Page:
IF YOU SPENT $250 or more on a pair of running shoes, you’d wear them for every long jog, turkey trot, and sprint to the supermarket, right? And that would go double if those extra-expensive sneakers were carbon-plate super shoes, right? Why? Because no footwear has their résumé: They’re responsible for world records and countless PRs for pros and average joes alike.
Every carbon-fiber shoe has the same basic components: a high stack of ultra-responsive midsole foam and a stiff carbon plate. This mix doesn’t just cushion you; it propels you forward on every stride. That extra boost can slash your race times—but use carbon-fiber shoes improperly and they open you to potential injury.
Top physical therapists are noticing a troubling trend: More and more patients with foot issues seem to be using carbon-plate shoes. “We see a lot of foot injuries here, like plantar injuries, a lot of post-tib injuries, peroneal injuries, all from what I see is people that train in these shoes,” says Men’s Health advisor Dan Giordano, D.P.T., C.S.C.S., a physical therapist at Bespoke Treatments in New York City.
There are few studies on the risks of running in carbon-plate shoes, but an opinion piece published in Sports Medicine detailed how the shoes may change your running mechanics, citing five track athletes who all dealt with foot injuries after using carbon-plate shoes.
None of this means you can never wear super shoes. But you do need to know exactly what they’re doing to your body—and have a plan for how and when to use them.
How Super Shoes Actually Work
You might think super shoes will instantly make you faster, like rocket boosters for your feet. But that’s not the case. Instead, they allow for greater running “economy”: You expend less oxygen with each step, meaning you’ll fatigue less quickly.
That’s because of how carbon-fiber shoes affect the final moments of every stride. According to Colleen Brough, D.P.T., an assistant professor at Columbia University and the founding director of the Columbia RunLab (where runners can have their form analyzed in depth), your “gait cycle” starts when any part of your foot first touches the ground. You then begin to shift your weight onto that foot—and a moment after that (called “midstance”) your foot is directly under your body’s center of mass. Then, in what’s called “terminal stance,” your heel starts rising and your foot winds up behind you, pushing off the ground before you swing it forward into the next step.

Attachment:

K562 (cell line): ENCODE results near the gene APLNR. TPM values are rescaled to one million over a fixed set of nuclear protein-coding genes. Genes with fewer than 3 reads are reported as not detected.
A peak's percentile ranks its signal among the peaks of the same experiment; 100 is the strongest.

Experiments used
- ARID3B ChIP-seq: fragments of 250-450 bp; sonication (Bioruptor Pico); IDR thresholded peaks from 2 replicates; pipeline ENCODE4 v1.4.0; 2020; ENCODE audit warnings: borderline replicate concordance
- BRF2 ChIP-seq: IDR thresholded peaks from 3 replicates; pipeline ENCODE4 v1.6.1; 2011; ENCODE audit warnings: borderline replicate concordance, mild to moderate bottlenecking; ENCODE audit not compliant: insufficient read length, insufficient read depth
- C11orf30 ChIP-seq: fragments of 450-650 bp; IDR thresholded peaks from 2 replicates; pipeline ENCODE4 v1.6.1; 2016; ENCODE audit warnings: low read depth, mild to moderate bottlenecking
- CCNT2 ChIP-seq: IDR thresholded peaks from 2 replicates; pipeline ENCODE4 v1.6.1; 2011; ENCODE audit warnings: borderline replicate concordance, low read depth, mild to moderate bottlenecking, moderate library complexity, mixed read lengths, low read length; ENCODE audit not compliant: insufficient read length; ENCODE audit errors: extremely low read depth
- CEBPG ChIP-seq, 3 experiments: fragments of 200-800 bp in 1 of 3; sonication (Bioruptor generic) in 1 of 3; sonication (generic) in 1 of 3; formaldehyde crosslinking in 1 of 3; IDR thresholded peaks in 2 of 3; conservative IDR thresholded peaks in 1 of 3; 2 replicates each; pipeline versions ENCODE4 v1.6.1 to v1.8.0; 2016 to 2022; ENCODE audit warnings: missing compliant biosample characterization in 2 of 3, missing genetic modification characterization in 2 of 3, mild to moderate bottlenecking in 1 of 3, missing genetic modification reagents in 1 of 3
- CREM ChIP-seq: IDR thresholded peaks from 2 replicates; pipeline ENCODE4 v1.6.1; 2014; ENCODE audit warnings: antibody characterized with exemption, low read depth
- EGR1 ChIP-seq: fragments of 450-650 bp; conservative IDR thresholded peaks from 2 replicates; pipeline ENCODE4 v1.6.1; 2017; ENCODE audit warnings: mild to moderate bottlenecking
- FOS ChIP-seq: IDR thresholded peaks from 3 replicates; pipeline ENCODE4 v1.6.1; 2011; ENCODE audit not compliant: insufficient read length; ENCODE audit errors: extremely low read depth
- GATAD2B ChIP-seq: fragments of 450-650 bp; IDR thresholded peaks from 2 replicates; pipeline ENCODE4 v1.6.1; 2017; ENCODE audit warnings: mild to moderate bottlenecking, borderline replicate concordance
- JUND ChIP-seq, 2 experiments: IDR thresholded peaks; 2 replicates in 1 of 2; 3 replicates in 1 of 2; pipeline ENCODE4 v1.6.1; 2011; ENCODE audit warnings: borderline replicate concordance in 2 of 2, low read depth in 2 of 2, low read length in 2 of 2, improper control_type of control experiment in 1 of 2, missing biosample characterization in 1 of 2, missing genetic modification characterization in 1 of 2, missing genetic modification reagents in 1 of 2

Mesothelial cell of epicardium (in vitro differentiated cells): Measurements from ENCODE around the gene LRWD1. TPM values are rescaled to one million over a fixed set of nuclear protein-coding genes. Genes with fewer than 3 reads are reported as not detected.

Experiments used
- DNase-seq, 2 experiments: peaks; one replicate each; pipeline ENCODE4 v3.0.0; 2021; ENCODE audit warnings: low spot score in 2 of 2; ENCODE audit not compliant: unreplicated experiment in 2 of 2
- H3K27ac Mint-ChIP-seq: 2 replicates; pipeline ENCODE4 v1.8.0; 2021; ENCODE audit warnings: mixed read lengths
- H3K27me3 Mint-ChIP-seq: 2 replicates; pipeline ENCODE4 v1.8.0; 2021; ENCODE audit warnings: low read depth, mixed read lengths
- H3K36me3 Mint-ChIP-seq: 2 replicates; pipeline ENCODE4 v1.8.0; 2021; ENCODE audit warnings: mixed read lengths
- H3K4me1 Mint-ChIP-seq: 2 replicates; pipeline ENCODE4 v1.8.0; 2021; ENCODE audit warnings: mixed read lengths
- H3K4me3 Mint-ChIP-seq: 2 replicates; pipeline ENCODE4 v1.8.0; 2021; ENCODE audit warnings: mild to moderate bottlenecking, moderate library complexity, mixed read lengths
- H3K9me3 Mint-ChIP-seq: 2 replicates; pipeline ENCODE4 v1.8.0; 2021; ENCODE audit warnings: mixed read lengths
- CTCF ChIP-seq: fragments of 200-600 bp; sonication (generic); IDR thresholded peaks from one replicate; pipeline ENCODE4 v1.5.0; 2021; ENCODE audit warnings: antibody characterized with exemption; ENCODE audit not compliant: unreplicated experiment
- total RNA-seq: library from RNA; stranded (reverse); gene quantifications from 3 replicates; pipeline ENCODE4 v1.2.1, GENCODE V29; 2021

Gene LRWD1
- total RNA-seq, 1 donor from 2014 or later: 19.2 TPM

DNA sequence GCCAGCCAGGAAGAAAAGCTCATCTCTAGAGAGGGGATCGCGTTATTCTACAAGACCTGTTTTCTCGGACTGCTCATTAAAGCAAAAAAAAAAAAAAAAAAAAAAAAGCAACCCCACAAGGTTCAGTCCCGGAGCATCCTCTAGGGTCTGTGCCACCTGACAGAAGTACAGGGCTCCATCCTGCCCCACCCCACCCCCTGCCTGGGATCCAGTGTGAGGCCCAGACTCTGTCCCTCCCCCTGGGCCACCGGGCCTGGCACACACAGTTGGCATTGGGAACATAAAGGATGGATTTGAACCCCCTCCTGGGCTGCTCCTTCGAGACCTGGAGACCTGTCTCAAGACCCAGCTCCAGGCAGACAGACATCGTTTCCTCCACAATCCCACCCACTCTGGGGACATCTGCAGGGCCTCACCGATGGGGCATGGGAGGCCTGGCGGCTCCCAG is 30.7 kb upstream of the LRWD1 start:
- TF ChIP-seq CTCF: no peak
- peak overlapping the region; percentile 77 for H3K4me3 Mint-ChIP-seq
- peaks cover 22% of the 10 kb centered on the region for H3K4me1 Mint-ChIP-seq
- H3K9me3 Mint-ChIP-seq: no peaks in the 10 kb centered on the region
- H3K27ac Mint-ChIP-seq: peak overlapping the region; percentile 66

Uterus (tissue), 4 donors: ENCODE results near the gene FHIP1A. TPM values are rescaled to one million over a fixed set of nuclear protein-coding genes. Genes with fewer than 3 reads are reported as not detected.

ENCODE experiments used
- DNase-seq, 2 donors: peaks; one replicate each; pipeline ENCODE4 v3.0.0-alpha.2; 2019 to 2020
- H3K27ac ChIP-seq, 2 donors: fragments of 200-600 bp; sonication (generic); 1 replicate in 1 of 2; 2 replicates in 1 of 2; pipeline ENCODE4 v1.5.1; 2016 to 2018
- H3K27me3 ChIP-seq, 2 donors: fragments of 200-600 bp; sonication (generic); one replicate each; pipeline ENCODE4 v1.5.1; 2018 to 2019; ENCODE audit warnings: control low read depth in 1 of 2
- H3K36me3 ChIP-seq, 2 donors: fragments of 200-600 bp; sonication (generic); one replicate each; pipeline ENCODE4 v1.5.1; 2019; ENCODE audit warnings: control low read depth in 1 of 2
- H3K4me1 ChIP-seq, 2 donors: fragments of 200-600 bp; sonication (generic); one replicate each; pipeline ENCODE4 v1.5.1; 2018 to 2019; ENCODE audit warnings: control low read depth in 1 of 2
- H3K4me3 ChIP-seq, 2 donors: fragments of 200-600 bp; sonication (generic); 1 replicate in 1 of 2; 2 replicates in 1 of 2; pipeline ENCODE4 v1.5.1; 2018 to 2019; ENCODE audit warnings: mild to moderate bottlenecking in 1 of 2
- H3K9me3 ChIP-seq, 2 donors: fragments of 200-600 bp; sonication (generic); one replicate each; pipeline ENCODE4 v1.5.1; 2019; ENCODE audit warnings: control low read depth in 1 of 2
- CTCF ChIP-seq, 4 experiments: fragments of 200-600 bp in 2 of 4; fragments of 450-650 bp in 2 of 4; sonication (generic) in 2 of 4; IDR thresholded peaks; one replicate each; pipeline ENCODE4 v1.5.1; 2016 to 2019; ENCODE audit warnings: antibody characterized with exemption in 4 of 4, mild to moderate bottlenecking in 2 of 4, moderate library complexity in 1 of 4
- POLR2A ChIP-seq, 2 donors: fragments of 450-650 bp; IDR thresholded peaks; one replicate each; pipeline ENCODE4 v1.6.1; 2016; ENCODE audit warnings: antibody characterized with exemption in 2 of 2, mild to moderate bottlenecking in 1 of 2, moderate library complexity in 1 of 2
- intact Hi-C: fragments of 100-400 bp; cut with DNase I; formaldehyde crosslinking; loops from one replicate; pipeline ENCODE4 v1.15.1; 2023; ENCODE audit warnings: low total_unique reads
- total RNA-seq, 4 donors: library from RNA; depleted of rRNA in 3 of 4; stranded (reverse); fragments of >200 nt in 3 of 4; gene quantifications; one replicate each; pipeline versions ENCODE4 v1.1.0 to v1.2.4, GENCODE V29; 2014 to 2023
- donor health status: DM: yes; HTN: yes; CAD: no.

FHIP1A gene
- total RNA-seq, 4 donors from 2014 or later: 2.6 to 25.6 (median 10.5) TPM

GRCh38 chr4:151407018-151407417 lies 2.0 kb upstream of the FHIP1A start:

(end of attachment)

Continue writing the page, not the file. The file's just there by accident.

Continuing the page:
The combination of a carbon-fiber plate and hyper-responsive foam acts as you transition from midstance to terminal stance, Brough says, pushing you forward as you drive off the ground. The energy you save with that push helps keep you fresher later in your race.
But this only truly works if your running mechanics are good, says Brough. If you have trouble with hip extension (the powerful act of driving your thigh away from your front hip) or you have limited ankle mobility, you’ll “miss out on the benefit of that spring,” she says.
How Super Shoes Can Hurt You
The upside of carbon-fiber shoes transforming your mechanics is all those new personal records. The downside? Some of those mechanical changes carry over (and lead to muscle imbalances) when you’re wearing other shoes (or no shoes at all).
“What I think is happening is that possibly, [during] periods of time of training in these shoes, you stop using certain muscles, like an amnesia in the weirdest way,” says Giordano. When you switch out of carbon-fiber shoes, those muscles are forced to wake back up—in painful, sometimes injurious ways. “The last eight weeks,” he says, “you’ve been running without using that tissue, or without using it as much as you’re used to.”
There are other risks, too. Most super shoes have a high stack of cushy foam. Add the carbon plate pushing you forward with each step, little lateral support, and limited tread to keep the weight low and these shoes aren’t meant to turn corners or operate on rough terrain. “I had a patient who sprained her ankle running in an Ironman, because it was on a grass surface and she didn’t know that it was switched,” Giordano says.